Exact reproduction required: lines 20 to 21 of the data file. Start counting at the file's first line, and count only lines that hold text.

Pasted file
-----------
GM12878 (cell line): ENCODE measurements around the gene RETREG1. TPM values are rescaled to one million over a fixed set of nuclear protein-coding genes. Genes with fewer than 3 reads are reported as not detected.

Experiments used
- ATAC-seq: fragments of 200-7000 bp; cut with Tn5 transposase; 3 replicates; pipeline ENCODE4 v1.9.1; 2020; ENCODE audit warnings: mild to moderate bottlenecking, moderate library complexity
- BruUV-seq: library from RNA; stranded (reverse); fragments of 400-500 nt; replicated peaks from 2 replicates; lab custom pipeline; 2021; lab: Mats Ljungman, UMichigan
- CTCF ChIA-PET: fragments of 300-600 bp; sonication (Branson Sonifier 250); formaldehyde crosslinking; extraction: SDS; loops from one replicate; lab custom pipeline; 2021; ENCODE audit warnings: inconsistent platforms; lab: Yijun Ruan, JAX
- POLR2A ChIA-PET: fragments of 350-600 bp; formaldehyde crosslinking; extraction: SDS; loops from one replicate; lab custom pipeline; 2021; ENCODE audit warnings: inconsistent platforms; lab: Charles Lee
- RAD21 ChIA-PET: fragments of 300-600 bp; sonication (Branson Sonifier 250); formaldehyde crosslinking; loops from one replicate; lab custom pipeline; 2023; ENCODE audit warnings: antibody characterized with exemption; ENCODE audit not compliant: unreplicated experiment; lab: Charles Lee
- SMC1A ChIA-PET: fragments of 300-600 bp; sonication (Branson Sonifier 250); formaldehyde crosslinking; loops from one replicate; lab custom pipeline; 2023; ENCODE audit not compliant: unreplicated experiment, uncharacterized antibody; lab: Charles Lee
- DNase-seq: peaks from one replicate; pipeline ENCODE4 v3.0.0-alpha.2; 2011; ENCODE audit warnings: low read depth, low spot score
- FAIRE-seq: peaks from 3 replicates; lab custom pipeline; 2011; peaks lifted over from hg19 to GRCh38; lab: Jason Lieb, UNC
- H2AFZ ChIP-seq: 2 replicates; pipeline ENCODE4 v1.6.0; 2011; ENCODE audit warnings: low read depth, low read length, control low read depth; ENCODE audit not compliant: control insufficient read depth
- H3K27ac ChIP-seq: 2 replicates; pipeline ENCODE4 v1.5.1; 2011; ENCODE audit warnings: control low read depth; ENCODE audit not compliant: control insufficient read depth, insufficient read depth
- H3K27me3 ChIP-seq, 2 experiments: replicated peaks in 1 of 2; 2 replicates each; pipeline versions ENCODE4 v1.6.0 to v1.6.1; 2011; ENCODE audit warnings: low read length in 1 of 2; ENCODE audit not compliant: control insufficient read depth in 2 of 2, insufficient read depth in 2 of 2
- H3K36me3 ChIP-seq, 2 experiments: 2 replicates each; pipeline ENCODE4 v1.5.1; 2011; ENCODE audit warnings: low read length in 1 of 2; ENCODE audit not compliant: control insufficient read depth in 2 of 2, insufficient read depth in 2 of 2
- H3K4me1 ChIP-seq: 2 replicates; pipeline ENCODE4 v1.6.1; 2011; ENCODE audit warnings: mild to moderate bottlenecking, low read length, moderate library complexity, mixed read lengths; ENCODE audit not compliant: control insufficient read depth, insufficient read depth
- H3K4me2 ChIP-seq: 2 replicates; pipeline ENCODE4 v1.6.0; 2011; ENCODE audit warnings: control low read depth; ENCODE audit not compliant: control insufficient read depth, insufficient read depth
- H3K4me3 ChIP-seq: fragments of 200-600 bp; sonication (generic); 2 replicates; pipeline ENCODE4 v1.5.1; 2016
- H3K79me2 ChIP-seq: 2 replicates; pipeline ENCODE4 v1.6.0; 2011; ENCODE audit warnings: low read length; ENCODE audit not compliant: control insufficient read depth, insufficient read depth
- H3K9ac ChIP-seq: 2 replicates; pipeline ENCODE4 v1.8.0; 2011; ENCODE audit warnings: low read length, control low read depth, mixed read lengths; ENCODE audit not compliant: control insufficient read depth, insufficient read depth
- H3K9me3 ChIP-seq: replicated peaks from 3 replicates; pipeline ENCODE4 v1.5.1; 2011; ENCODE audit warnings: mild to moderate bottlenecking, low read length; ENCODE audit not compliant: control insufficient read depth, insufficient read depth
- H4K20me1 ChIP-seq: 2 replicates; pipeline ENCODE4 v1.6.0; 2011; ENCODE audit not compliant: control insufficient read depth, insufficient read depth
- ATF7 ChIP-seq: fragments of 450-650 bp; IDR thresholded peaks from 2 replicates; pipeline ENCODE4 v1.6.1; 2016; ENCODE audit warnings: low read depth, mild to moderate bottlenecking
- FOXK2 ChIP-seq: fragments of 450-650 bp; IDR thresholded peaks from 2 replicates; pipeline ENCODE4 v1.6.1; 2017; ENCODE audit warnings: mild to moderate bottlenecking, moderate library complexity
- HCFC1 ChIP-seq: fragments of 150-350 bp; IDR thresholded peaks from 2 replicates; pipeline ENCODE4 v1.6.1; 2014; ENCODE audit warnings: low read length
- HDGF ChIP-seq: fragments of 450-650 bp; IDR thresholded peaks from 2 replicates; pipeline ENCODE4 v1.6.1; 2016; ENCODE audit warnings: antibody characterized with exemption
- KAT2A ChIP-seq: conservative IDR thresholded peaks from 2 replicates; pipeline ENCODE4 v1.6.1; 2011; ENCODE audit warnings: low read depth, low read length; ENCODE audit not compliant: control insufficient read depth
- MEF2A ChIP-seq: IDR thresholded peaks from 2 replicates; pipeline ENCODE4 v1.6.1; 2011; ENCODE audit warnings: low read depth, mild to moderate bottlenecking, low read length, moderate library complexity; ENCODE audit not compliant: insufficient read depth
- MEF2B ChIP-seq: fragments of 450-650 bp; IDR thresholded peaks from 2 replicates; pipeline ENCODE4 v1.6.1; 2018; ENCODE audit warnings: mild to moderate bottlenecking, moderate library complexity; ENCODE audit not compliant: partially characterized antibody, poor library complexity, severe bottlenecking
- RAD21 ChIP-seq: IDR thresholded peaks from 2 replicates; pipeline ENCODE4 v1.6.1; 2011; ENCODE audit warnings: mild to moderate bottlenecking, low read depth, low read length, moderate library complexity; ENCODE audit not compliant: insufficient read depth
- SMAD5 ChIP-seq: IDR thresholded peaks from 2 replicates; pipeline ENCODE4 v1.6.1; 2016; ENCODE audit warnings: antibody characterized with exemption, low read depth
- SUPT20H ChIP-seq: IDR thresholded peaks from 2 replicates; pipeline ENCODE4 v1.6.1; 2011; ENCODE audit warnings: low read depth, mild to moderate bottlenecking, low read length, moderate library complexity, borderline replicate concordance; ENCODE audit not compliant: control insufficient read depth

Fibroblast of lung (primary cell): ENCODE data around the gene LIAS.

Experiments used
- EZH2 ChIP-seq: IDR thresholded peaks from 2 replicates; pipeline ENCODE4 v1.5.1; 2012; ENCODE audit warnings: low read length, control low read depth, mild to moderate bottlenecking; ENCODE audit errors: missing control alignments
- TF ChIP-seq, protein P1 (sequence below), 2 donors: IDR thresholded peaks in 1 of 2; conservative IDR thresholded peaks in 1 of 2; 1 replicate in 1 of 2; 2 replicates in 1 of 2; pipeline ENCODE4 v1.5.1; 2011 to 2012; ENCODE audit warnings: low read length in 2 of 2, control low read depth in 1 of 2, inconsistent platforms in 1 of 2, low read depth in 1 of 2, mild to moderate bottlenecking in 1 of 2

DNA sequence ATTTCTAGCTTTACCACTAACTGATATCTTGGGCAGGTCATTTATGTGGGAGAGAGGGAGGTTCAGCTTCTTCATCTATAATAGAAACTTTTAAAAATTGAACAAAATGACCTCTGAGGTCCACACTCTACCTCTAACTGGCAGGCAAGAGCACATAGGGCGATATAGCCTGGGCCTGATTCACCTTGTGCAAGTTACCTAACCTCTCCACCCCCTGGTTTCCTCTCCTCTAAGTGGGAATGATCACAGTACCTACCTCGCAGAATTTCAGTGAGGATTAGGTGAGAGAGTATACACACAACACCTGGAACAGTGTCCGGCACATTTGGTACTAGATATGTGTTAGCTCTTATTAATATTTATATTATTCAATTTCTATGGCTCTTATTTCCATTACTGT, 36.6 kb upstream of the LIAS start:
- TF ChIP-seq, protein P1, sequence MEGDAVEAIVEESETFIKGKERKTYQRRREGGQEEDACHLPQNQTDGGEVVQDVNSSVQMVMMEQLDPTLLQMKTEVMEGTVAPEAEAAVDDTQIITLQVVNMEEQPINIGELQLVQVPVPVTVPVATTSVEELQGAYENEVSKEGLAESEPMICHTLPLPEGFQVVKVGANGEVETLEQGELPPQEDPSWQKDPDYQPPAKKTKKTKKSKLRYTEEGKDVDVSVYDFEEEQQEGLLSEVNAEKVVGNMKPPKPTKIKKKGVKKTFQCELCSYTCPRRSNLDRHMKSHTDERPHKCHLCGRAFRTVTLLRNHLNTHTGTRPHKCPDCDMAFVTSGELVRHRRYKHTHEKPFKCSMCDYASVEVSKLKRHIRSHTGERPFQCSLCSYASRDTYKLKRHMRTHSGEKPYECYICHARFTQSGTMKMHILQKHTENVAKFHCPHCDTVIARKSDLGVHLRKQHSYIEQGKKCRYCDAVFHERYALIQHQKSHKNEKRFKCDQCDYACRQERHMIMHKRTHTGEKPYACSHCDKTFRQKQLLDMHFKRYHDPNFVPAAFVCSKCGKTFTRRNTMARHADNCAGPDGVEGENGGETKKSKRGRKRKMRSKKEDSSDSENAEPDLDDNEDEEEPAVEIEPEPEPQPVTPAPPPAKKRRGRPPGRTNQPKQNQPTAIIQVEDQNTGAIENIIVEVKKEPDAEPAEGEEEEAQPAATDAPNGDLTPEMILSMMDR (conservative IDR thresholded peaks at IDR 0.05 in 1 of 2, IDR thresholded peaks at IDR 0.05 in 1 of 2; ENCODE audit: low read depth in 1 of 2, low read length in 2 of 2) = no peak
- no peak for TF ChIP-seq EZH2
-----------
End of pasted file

- H3K9me3 ChIP-seq: replicated peaks from 3 replicates; pipeline ENCODE4 v1.5.1; 2011; ENCODE audit warnings: mild to moderate bottlenecking, low read length; ENCODE audit not compliant: control insufficient read depth, insufficient read depth
- H4K20me1 ChIP-seq: 2 replicates; pipeline ENCODE4 v1.6.0; 2011; ENCODE audit not compliant: control insufficient read depth, insufficient read depth